Gap Analysis Global Communications Final Report

Topics: Trade union, Collective bargaining, Employment Pages: 10 (2831 words) Published: December 14, 2006
Gap Analysis: Global Communications
Foundations of Problem-Based Learning

Gap Analysis: Global Communications
The dynamics associated with the Global Communications environment centers on a lack of organizational communications with the various stakeholders. Elements that affect the organization are conflict continuums (Kreitner & Kinicki, 2004, p. 487), deficits in organizational commitment concerning job security (McShane & Von Glinow, 2004 p. 128), and organization politics (Kreitner & Kinicki, 2004, p. 575) that propagate distrust among stakeholders.

Situation Analysis
Issue and Opportunity Identification
Global Communications failed to involve critical stakeholders in the direction of a plan for success with the company future. Global Communications did not genuinely discuss the concerns in advance with the Global-Union to listen to the concerns from the collective bargaining membership as well as entertain additional ideas that Global-Union may have suggested at a win-win scenario. (Kreitner & Kinicki, 2004, p. 487) Global Communications has an opportunity to develop more constructive integrative negotiations (Kreitner & Kinicki, 2004, pp. 503-505) with Global-Union to solve problems facing the corporation. Global Communications did not adequately recognize the impact this type of reorganization would have on the current workforce or the collective bargaining unit that represents members. Employees would display a reduction in organizational commitment (McShane & Von Glinow, 2004, p. 126) due to the betrayal felt at the outsourcing of their jobs. Global Communications has limited time to rebuild a level of trust with the employees due to the lack of communication present prior to the decision to outsource jobs. Global Communications mismanaged the communication with the organization and unintentionally promoted a level of dysfunctional conflict (Kreitner & Kinicki, 2004, pp. 487-488) with the apparent lack of consideration to the company employees and the sacrifices made during contract negotiations. Global Communications managing executives have an opportunity work on more functional conflict management if Global-Union is willing to participate. Dysfunctional organizational politics (Kreitner & Kinicki, 2004, p. 575) has a significant impact on the mistrust between Global Communications and Global-Union. The executive managers decided to present a one-sided plan to the board of directors and did not ask for input from Global-Union. In doing so, Global Communications has an opportunity to seek out a collaborative solution with Global-Union and modify the existing plan.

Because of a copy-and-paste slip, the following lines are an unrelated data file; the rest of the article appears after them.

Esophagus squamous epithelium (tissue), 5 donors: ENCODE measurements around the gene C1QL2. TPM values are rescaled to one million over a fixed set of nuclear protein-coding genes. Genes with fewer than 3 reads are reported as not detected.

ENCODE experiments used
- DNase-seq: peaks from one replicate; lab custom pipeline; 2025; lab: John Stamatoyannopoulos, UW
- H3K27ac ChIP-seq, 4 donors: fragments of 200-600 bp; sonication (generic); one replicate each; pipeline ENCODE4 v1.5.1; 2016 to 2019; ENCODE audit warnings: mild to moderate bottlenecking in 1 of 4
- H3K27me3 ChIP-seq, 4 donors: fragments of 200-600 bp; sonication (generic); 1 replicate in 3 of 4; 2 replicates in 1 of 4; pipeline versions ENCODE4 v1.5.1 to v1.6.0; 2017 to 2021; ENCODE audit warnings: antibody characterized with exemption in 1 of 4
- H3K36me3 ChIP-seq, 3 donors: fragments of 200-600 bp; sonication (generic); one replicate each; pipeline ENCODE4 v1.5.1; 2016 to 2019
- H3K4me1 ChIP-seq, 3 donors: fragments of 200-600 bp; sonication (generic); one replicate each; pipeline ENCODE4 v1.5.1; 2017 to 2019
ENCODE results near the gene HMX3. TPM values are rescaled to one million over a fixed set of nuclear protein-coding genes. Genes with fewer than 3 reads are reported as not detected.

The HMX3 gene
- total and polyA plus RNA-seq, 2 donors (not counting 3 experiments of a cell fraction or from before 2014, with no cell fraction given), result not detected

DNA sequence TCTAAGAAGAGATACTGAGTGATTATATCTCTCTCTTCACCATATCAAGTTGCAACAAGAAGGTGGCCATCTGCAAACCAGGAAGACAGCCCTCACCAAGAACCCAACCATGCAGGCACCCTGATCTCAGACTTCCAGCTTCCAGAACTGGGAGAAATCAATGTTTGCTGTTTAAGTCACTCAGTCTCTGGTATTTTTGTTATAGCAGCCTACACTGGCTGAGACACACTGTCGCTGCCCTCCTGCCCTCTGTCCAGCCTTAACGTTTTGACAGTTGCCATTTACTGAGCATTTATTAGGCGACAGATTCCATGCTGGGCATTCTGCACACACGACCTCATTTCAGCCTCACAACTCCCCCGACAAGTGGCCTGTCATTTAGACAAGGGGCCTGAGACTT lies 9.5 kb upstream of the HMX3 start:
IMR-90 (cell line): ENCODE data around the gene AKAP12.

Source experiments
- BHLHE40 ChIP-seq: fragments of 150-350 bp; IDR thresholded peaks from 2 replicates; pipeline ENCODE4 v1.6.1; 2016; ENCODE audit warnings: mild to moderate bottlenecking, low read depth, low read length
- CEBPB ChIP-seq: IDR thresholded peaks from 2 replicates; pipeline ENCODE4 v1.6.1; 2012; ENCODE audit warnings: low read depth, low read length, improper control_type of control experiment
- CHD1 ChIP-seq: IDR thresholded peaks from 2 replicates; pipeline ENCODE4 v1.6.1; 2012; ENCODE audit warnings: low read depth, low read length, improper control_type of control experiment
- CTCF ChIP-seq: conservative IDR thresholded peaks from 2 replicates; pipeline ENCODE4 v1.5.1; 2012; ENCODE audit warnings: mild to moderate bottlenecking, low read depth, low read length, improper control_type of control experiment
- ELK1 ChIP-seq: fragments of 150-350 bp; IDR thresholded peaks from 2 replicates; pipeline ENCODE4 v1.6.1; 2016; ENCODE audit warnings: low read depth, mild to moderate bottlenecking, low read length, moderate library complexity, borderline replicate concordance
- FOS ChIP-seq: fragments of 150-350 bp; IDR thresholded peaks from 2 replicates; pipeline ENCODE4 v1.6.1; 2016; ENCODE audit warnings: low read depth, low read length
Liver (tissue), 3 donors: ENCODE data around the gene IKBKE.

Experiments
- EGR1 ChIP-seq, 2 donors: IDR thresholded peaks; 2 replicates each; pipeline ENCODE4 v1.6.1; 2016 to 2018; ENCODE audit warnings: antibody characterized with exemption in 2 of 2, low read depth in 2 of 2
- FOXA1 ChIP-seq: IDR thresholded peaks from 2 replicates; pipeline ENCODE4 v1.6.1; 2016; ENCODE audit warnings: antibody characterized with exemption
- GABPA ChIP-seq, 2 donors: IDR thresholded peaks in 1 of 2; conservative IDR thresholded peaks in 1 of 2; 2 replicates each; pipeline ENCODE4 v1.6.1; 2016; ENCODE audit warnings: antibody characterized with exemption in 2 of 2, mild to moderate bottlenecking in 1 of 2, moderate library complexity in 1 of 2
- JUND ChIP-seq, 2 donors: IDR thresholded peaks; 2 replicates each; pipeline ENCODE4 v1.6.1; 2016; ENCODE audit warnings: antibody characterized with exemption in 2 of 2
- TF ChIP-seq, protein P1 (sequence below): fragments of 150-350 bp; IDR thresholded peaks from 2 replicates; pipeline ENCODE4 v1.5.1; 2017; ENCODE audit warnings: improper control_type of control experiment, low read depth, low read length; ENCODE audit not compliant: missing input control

Stakeholder Perspectives Ethical Dilemmas
The various stakeholders of involved in the Global Communications scenario are varied. One stakeholder is shareholders', this group has a vested interest in seeing the company become more profitable and yield a good return to the hard earned investment dollars. Shareholders are entitled to the assets of the corporate and therefore expect the managing directors and board members to act with due diligence to grow the company. Shareholder values focus investments and the success or failure of those investments. Shareholder values could compete with the company directors and disagreement of the company's future direction. The executive managers of Global Communications have a variety of interests in the company's success. First, many managers receive excellent compensation for effective corporate success. Second, managers derive a series of esteem needs from undertaking the complicated tasks of overseeing a large corporation and being successful. The right of the managers to make decisions without undue influence is paramount. Managers value autonym, independence and flexibility to manage the company and pursue success. Global Communications workforce has a vested interest in a successful corporation to provide each employee with a means to earn a wage, support his or her families...

References: Way Forward, Motor Company, Ford (2006, September 15). Retrieved October 28, 2006, from Ford Motor Company Web site:
Kreitner, R., & Kinicki, A
McShane, S. L., & Von Glinow, M. (2004). Organizational behavior: Emerging realities for the workplace. New York: The McGraw-Hill Companies

This constructive cultural approach involving normative beliefs is how the company portrayed its past success (Kreitner & Kinicki, 2004, p
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